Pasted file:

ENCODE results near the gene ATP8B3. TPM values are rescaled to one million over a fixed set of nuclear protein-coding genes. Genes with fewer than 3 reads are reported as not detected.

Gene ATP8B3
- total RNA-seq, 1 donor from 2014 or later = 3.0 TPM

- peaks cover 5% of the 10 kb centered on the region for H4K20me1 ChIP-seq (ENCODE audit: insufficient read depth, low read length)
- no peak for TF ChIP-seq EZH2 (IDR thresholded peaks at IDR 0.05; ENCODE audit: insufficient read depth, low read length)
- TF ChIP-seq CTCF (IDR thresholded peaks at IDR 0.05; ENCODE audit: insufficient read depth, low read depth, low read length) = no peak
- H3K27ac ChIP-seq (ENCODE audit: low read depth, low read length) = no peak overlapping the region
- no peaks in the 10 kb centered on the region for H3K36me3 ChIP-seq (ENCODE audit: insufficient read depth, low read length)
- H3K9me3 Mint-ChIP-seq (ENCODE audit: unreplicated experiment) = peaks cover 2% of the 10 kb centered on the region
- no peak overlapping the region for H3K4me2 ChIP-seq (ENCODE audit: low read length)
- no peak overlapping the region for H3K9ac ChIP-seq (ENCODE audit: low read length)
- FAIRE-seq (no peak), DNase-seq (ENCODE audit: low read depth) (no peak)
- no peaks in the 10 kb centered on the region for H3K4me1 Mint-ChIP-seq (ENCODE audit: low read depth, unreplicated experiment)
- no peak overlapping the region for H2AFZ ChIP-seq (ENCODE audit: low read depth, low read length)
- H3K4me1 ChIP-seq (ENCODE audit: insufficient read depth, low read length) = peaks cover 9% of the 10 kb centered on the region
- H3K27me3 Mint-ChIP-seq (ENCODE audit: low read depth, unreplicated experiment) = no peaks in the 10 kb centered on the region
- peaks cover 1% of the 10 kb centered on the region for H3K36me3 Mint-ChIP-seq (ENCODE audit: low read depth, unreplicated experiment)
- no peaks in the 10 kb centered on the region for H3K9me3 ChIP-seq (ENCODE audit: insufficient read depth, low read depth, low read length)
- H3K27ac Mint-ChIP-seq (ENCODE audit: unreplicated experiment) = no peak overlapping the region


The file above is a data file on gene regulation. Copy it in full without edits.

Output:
ENCODE results near the gene ATP8B3. TPM values are rescaled to one million over a fixed set of nuclear protein-coding genes. Genes with fewer than 3 reads are reported as not detected.

Gene ATP8B3
- total RNA-seq, 1 donor from 2014 or later = 3.0 TPM

- peaks cover 5% of the 10 kb centered on the region for H4K20me1 ChIP-seq (ENCODE audit: insufficient read depth, low read length)
- no peak for TF ChIP-seq EZH2 (IDR thresholded peaks at IDR 0.05; ENCODE audit: insufficient read depth, low read length)
- TF ChIP-seq CTCF (IDR thresholded peaks at IDR 0.05; ENCODE audit: insufficient read depth, low read depth, low read length) = no peak
- H3K27ac ChIP-seq (ENCODE audit: low read depth, low read length) = no peak overlapping the region
- no peaks in the 10 kb centered on the region for H3K36me3 ChIP-seq (ENCODE audit: insufficient read depth, low read length)
- H3K9me3 Mint-ChIP-seq (ENCODE audit: unreplicated experiment) = peaks cover 2% of the 10 kb centered on the region
- no peak overlapping the region for H3K4me2 ChIP-seq (ENCODE audit: low read length)
- no peak overlapping the region for H3K9ac ChIP-seq (ENCODE audit: low read length)
- FAIRE-seq (no peak), DNase-seq (ENCODE audit: low read depth) (no peak)
- no peaks in the 10 kb centered on the region for H3K4me1 Mint-ChIP-seq (ENCODE audit: low read depth, unreplicated experiment)
- no peak overlapping the region for H2AFZ ChIP-seq (ENCODE audit: low read depth, low read length)
- H3K4me1 ChIP-seq (ENCODE audit: insufficient read depth, low read length) = peaks cover 9% of the 10 kb centered on the region
- H3K27me3 Mint-ChIP-seq (ENCODE audit: low read depth, unreplicated experiment) = no peaks in the 10 kb centered on the region
- peaks cover 1% of the 10 kb centered on the region for H3K36me3 Mint-ChIP-seq (ENCODE audit: low read depth, unreplicated experiment)
- no peaks in the 10 kb centered on the region for H3K9me3 ChIP-seq (ENCODE audit: insufficient read depth, low read depth, low read length)
- H3K27ac Mint-ChIP-seq (ENCODE audit: unreplicated experiment) = no peak overlapping the region